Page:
Thursday, December 12, 2013

Max Alper is an unconvincing liar

Just how long do you have to hold someone hostage before it's considered a crime?

There's a hidden gem inside this news article about anti-gentrification (ie anti-prosperity) activists who held a bus of Google workers captive for half an hour in San Francisco:

A man who screamed at protest organizer Erin McElroy, 31, was later identified as a union worker who was pretending to be a Google employee upset at being delayed by the protest.

Modern protesters love to emphasize that what they're doing is "nonviolent," as if that's the standard of decency. Tell me, does it cross over into violent territory when a mob of brigands holds a group of workers hostage?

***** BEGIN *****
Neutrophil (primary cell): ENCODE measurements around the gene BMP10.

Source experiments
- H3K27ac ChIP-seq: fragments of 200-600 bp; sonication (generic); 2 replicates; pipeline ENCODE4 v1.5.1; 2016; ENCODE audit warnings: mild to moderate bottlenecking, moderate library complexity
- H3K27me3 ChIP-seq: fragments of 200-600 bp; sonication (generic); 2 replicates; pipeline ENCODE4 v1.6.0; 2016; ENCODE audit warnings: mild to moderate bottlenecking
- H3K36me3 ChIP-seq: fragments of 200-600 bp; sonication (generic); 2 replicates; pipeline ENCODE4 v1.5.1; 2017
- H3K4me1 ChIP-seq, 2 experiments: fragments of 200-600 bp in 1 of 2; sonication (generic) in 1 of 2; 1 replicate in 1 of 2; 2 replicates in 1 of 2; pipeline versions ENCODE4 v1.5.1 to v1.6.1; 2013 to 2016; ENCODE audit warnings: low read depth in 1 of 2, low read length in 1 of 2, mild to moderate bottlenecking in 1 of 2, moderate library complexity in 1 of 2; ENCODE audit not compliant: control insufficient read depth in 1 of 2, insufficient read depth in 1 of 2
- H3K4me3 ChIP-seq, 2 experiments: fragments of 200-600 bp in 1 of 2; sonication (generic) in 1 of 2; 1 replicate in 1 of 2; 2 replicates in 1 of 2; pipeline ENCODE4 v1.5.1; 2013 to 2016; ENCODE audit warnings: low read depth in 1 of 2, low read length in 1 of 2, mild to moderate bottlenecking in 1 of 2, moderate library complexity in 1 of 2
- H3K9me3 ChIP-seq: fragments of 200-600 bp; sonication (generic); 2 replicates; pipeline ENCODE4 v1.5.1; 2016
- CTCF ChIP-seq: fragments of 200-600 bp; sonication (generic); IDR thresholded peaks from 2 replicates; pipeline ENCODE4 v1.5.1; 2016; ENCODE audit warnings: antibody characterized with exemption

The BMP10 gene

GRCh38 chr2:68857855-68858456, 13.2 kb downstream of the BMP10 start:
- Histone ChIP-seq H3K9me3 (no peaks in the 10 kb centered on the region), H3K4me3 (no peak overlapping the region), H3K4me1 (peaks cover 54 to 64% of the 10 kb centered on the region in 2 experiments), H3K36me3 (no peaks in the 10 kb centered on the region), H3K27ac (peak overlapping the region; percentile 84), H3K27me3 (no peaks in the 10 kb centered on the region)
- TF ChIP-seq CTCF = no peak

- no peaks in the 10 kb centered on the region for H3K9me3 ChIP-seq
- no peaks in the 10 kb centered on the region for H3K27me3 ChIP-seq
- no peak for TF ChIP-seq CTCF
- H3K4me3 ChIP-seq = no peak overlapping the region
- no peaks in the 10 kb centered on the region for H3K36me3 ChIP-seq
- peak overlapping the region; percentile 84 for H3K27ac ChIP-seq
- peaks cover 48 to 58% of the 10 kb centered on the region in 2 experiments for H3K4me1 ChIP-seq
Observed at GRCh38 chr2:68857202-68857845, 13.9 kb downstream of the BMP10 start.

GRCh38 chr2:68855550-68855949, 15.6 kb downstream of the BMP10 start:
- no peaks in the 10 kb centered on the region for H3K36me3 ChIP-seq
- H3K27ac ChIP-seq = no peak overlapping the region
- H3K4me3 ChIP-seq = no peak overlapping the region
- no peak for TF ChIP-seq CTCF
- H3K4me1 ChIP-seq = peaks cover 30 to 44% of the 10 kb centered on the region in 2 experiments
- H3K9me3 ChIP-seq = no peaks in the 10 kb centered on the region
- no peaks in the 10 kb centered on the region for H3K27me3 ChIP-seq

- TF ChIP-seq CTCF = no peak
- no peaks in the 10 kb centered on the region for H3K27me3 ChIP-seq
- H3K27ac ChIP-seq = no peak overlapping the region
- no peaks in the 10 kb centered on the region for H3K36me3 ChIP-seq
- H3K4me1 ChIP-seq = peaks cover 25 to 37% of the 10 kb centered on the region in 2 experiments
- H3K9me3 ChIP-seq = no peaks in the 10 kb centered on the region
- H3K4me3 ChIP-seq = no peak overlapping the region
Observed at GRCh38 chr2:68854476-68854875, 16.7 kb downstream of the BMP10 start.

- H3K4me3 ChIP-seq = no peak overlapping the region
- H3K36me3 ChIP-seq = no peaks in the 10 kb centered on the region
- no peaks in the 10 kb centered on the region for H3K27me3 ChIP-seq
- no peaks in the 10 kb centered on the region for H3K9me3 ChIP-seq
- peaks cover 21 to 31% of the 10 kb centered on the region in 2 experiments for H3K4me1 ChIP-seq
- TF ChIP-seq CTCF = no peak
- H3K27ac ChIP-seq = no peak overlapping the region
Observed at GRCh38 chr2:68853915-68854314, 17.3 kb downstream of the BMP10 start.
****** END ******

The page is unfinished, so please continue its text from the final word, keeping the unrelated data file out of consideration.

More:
Alper tipped his hand by pretending to be a too-convenient obnoxious tech worker, which makes me wonder if McElroy is legit as well. Who outside an Ayn Rand novel would revel in mediocrity with lines against successful companies like "It's creating a system where San Francisco is being flooded with capital, and creating a technology class where other people can't compete" ?

Hat tip to Tyler Cowen for the original link

1 comment:

  1. In many states you are allowed to use deadly force immediately to prevent or end a kidnapping. Do not pass go, do not collect 25 to life.